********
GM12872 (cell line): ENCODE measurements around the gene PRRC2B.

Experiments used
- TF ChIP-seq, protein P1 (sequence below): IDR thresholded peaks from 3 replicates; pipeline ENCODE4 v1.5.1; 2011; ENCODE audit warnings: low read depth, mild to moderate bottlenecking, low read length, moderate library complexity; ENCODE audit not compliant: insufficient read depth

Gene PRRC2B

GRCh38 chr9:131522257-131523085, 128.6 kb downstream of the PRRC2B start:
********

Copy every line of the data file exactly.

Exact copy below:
GM12872 (cell line): ENCODE measurements around the gene PRRC2B.

Experiments used
- TF ChIP-seq, protein P1 (sequence below): IDR thresholded peaks from 3 replicates; pipeline ENCODE4 v1.5.1; 2011; ENCODE audit warnings: low read depth, mild to moderate bottlenecking, low read length, moderate library complexity; ENCODE audit not compliant: insufficient read depth

Gene PRRC2B

GRCh38 chr9:131522257-131523085, 128.6 kb downstream of the PRRC2B start: